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The landscape of humanitarian action has changed significantly, lately, and not for the best. In the last 10 years, the number of people affected by humanitarian crisis has almost doubled, and the cost of humanitarian assistance has more than tripled.
The needs and conditions of the people affected have also changed. As Oxford scholars Alexander Betts and Louise Bloom explain in their recent paper “Humanitarian Innovation: the state of the art“, while in the past most of the refugees lived in rural camps, more than half of them live now in urban areas.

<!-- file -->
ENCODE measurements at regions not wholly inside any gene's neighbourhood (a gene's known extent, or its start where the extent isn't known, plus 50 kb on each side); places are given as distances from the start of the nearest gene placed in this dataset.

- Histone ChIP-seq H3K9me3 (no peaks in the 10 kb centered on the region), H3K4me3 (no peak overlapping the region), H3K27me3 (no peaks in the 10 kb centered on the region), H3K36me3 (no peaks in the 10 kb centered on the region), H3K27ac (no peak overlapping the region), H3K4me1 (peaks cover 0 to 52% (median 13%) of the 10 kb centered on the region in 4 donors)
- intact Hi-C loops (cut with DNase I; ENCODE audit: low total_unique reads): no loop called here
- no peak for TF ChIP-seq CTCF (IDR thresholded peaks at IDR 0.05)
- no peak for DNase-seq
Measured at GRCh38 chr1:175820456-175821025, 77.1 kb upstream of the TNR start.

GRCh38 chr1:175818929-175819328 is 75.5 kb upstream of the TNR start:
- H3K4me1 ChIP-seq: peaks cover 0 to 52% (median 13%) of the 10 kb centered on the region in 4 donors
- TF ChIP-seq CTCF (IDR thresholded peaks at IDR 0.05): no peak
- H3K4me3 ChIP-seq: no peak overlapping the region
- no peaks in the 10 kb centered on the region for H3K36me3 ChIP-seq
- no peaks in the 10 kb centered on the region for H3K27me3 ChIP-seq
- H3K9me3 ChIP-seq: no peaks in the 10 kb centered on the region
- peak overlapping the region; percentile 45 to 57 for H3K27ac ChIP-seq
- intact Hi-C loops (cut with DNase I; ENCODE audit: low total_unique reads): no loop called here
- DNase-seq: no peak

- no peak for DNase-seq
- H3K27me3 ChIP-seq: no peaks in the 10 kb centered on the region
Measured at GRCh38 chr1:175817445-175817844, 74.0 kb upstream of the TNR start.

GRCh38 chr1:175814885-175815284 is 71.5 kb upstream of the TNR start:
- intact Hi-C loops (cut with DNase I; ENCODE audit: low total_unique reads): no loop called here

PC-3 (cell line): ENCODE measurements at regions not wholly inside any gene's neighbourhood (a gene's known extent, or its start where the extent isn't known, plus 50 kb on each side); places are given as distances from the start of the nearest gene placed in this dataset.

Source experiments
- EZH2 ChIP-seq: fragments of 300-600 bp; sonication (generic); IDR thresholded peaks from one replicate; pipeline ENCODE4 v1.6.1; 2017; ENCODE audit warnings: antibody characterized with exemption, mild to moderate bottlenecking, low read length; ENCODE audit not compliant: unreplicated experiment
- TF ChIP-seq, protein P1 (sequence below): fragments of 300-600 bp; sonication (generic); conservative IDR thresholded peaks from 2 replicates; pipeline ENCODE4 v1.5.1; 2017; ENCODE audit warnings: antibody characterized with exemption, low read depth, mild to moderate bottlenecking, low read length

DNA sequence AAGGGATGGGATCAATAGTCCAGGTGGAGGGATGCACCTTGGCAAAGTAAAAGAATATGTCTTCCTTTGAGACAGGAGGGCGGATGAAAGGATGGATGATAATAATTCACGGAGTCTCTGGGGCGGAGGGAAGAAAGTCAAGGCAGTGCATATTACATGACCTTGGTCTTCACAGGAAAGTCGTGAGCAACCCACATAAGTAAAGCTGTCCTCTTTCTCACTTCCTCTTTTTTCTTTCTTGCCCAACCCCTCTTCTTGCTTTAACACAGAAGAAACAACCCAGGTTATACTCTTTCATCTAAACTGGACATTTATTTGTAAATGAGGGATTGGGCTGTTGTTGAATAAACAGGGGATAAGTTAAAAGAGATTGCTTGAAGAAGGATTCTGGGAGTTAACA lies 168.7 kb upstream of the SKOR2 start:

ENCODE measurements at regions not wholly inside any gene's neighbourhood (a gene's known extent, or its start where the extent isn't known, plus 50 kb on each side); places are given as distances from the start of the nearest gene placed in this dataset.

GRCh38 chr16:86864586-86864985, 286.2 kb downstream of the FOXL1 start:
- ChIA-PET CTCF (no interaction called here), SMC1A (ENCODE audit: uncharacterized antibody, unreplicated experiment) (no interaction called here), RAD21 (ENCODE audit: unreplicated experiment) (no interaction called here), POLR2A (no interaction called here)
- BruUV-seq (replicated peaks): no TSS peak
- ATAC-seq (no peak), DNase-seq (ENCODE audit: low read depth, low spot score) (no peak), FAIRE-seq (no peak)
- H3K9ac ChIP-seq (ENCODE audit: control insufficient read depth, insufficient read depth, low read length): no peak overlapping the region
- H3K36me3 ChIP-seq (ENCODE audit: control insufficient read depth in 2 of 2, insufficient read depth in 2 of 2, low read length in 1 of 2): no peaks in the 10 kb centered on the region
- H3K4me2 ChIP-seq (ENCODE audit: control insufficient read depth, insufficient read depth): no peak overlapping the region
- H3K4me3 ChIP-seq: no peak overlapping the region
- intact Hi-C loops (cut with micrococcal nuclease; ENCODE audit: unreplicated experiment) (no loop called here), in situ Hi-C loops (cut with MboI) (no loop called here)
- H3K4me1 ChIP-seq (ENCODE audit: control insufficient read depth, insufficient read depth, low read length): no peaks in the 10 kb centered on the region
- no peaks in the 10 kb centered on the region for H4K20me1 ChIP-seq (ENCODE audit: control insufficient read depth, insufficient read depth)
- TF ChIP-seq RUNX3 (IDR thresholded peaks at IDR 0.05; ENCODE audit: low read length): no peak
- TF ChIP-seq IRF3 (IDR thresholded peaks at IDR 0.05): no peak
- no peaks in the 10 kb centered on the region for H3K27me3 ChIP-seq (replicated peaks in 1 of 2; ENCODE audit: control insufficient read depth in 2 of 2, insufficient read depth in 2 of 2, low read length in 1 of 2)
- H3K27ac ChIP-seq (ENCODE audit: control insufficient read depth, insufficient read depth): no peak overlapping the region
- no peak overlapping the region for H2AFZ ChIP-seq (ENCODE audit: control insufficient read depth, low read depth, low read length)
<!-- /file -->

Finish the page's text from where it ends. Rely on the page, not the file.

The average period of displacement is also much longer now: as much as 17 years, according to the UNHCR. No wonder NGOs and governments are struggling to cope with this situation. The humanitarian ecosystem needs to change, to improve and evolve, and “innovaton” is one of the keywords of this process: “Transformation through Innovation” will be one of four themes of the 2016 World Humanitarian Summit
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